My Two Cents on WiFi
Whenever I have to deal with WiFi it always makes the hair on the back of my
neck stand on end. There are always issues and it is difficult to track them
down efficiently because most modern software tries to hide all aspects of it
in the name of convenience. It is so much less reliable and predictable than
the good old Ethernet cable. So whenever I have the opportunity I drill a few
holes and lay a new Gigabit Ethernet cable. Another issue is that most
regular WiFi users do not realize that a large amount of their perceived
internet latency or bandwidth limitation can very well be the result of a weak
WiFi connection or a crappy WiFi router. Or the fact that the bandwidth is
shared among all clients. But enough of the rambling.
The Issue at Hand
Over the past months I have occasionally had to deal with bad WiFi reception
on a Lenovo IdeaPad Z370 with Ubuntu. The laptop is used only about 10m away
from the router but it was always twitchy. For a while I thought it was a
problem with Ubuntu since I had to use Wicd for connection management on the
Z370. That to me was an indicator for poor WiFi support for the Z370 in
Ubuntu. After that I also upgraded the WiFi router in an attempt to quickly
fix it by throwing money at the problem. Then a lot of fiddling with the
antennas and channels followed with only marginal improvement but it was
A couple of days ago the Z370 was updated to Ubuntu 14.04. This once again
turned the WiFi situation on its head. Wicd did not work any longer and the
NetworkManager appeared a lot twitchier. It was time to once again dig deeper.
The approach to investigate the WiFi problem this time was basically what I
should have done from the very start.
- First I checked the signal quality in exactly the location the laptop is
usually used in and surveyed the slowness and even disconnects first hand.
- Secondly I booted Windows 7 on the laptop. It is dual-boot so that was easy
as well. And lo and behold the connection was just as bad as under Ubuntu.
- The third and most important step was to get a comparison for the WiFi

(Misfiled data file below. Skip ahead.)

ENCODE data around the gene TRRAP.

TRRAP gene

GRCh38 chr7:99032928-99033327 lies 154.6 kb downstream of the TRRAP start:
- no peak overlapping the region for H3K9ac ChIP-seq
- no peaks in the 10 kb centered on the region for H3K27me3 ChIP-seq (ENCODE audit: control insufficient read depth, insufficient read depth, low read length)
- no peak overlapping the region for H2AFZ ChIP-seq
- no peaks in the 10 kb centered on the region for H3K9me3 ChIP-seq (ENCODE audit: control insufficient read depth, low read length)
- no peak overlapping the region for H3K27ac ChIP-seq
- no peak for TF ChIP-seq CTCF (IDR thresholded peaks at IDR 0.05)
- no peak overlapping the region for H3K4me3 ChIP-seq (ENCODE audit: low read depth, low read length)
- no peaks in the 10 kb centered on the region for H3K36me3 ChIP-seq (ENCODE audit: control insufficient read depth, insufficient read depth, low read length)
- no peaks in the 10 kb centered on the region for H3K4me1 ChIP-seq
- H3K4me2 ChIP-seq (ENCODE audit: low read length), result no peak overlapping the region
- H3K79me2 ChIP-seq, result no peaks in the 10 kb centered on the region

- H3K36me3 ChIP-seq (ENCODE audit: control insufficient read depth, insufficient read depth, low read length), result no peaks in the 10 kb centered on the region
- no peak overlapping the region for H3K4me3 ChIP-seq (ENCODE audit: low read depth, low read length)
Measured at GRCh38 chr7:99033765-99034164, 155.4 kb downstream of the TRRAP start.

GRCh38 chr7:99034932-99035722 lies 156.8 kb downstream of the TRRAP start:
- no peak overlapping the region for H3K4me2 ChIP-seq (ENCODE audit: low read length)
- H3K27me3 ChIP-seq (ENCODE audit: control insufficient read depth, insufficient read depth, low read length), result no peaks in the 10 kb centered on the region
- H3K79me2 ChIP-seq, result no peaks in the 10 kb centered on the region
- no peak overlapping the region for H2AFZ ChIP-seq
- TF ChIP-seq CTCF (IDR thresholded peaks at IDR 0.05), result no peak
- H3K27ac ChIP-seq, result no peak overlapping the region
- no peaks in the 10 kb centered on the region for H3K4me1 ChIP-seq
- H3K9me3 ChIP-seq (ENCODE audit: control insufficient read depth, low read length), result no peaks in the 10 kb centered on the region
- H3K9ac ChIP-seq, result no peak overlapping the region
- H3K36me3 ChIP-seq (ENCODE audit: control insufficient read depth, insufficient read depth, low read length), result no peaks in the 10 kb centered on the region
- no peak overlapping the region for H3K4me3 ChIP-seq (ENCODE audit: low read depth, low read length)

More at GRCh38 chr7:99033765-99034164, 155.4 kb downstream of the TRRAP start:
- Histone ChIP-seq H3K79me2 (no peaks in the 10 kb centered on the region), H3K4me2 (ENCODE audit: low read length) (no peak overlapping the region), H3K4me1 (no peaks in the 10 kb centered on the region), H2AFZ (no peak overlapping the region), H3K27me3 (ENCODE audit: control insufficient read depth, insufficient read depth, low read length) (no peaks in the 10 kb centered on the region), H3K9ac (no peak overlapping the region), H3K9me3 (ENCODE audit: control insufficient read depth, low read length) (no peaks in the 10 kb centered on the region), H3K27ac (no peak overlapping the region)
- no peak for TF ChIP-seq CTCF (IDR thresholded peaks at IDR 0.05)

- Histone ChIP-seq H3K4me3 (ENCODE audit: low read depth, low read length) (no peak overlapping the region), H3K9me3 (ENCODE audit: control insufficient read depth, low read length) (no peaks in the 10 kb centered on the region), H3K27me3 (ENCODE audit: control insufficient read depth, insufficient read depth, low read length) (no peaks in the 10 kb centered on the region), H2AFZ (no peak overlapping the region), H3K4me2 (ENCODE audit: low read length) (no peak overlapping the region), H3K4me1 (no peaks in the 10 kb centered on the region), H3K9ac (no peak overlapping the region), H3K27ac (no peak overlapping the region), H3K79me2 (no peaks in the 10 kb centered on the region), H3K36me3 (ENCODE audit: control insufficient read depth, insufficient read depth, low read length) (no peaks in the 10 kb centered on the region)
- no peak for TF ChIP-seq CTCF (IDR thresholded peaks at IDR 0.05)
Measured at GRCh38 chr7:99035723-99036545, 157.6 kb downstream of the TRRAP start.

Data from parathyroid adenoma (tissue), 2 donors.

reception at exactly the same location. Luckily I had an "old" Dell E6400
around to do just that.
Well, this third step was what brought about an important realization. The
reception at this spot was not as bad as previously thought. The Dell laptop
was happily giving bandwidth rates of >100 MBit/s. So the signal was clearly
not that bad. Since the problem occurred under Windows 7 and Ubuntu a software
issue was also unlikely. It had to be a hardware issue.
I have opened up quite a few laptops in my time so I knew the WiFi antenna
cables are routed around inside the laptop usually to the lid where the actual
antennas are mounted. I guessed there might be a break in the cable at the
hinge-joint to the lid. But it is a lot of work to open up the lid. So when I
had the bottom part of the laptop opened up and had a look around I thought
why not disconnect one of the antennas or flip them around and see what
happens. There was no visible improvement. But staring at the half-size
Mini-PCI WiFi module brought up another thought. Why not switch it with the one
from the Dell laptop. Just to see what happens.
So I plucked out this nameless, probably Foxconn (PPD-AR5B95) module:
Then I inserted this Intel Ultimate N WiFi Link 5300 (533AN_HMW) one from the Dell E6400:
Like you might have guessed by now. This fixed the problem quick and simple.
Luckily the Dell Laptop does not even need WiFi for a while so the module can
stay right where it is. Such a module only costs about 10-15€ anyway. Ubuntu
also recognized the module immediately and I just had to enter the WiFi
password again. That was it. Fixed! Same on Windows 7 of course.
If you ever get into similar WiFi trouble do not let yourself get mislead by
your general aversion to WiFi and instead approach it methodically.
- Confirm the problem.
- Compare to a software reference
- Compare to a hardware reference
- Fix it.